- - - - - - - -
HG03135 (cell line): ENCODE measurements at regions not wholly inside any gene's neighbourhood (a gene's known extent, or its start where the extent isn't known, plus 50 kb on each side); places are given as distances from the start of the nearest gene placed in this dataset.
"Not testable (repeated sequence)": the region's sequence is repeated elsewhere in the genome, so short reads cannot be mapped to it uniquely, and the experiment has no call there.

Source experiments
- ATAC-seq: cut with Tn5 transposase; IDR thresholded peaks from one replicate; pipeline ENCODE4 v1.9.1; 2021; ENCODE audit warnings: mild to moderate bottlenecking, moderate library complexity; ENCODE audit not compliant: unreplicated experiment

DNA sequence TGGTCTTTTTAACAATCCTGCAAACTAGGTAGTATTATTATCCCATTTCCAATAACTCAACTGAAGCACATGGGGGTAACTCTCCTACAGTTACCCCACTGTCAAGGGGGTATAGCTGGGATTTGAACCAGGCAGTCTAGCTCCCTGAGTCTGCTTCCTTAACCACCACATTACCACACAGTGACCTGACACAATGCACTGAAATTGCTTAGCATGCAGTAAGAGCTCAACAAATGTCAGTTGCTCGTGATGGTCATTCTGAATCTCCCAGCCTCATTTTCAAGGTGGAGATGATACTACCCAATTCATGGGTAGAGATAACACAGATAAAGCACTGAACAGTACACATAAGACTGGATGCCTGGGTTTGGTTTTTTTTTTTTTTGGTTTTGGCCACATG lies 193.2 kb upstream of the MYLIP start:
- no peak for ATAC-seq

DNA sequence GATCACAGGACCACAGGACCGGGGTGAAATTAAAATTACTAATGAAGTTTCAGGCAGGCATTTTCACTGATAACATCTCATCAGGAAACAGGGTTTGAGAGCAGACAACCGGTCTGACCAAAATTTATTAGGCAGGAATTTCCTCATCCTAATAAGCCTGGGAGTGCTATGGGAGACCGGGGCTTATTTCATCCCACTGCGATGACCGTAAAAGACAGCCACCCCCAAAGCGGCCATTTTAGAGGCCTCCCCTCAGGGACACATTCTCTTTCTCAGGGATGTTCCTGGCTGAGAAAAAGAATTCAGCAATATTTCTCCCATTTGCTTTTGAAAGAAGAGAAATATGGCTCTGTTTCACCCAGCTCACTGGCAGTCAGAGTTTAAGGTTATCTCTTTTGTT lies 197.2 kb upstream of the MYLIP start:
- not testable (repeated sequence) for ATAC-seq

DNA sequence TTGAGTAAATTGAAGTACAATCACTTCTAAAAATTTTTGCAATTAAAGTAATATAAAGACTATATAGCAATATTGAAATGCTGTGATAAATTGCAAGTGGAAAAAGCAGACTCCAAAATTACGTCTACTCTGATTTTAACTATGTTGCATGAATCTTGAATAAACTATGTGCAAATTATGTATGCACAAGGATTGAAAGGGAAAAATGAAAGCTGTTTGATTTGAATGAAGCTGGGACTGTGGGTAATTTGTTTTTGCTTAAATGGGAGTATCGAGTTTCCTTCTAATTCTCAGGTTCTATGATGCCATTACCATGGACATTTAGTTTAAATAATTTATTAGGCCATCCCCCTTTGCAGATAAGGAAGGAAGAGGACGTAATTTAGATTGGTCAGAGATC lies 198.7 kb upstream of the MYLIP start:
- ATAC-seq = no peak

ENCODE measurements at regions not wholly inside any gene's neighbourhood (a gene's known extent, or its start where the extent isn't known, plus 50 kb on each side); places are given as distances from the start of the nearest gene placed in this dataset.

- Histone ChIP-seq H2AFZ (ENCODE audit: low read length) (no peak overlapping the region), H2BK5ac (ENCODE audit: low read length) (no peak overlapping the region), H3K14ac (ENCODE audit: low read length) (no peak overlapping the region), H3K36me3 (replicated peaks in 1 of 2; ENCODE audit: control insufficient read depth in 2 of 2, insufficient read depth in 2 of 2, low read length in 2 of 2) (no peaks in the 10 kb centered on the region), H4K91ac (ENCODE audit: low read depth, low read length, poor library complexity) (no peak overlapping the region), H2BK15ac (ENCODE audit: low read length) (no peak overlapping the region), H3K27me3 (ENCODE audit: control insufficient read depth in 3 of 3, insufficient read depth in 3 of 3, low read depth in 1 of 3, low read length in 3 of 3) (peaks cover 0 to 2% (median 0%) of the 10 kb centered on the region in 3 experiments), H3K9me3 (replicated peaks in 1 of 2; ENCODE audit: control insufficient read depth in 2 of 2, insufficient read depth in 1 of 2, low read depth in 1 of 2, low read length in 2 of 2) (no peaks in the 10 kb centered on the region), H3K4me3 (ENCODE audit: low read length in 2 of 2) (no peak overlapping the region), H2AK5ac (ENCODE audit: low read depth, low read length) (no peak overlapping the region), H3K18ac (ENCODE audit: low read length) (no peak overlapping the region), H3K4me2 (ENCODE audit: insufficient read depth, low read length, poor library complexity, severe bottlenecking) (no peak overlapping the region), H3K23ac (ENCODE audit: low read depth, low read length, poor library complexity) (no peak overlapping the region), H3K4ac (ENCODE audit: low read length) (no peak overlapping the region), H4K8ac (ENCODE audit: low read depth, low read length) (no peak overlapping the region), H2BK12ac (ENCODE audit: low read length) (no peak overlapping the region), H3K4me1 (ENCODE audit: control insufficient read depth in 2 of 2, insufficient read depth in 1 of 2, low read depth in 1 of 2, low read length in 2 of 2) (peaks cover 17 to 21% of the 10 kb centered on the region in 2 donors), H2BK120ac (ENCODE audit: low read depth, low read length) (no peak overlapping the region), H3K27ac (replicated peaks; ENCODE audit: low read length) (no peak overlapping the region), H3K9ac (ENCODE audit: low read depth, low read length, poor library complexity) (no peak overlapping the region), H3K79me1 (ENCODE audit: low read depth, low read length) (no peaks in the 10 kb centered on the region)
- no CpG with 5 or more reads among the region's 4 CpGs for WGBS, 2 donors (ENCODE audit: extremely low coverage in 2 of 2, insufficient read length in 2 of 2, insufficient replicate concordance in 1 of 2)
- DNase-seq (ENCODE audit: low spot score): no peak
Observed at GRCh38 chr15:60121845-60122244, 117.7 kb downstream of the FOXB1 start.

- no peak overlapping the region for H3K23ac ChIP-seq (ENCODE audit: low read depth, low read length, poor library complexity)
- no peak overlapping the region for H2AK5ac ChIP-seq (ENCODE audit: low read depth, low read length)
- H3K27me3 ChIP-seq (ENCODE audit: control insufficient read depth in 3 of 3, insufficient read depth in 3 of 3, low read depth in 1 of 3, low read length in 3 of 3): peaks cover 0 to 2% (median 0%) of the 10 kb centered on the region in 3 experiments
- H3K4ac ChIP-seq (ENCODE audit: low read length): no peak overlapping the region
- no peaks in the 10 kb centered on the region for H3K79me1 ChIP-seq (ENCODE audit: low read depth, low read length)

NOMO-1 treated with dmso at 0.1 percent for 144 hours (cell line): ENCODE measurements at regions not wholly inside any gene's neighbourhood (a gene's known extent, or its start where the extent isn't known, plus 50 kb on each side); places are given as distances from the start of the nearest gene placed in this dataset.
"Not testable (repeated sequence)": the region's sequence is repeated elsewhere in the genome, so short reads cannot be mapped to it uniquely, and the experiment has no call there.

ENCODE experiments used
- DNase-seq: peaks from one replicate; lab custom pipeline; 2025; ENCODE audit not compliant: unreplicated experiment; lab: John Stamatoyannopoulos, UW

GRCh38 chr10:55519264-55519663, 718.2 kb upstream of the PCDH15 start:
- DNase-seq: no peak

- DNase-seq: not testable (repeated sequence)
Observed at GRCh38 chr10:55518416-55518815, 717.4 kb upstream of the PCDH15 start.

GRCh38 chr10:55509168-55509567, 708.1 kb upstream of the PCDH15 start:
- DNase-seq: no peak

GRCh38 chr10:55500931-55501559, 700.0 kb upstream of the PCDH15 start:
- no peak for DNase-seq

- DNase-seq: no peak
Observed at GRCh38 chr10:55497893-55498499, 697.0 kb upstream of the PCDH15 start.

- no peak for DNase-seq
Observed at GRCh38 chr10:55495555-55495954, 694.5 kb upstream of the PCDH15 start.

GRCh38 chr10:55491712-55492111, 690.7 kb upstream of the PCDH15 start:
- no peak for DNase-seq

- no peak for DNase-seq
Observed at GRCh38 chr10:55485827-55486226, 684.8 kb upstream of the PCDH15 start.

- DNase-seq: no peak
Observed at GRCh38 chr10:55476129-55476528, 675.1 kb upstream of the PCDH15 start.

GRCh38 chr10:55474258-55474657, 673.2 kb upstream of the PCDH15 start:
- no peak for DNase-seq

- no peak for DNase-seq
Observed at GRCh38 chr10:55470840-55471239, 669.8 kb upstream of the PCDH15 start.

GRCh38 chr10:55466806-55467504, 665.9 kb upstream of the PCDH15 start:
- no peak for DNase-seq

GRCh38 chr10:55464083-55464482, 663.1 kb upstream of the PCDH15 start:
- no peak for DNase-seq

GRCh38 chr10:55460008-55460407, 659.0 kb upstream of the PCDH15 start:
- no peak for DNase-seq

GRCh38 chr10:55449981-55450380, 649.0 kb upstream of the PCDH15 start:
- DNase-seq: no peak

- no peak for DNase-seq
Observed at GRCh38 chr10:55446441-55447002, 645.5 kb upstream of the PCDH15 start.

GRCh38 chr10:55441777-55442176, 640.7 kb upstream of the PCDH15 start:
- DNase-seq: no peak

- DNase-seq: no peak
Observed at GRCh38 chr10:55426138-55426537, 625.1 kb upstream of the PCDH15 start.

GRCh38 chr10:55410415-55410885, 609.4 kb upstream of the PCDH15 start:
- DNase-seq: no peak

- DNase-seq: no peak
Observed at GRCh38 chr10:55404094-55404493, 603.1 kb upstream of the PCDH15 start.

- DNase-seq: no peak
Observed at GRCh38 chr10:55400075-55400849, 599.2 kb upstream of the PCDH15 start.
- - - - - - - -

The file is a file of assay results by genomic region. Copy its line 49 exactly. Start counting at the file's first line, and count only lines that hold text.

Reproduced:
GRCh38 chr10:55464083-55464482, 663.1 kb upstream of the PCDH15 start: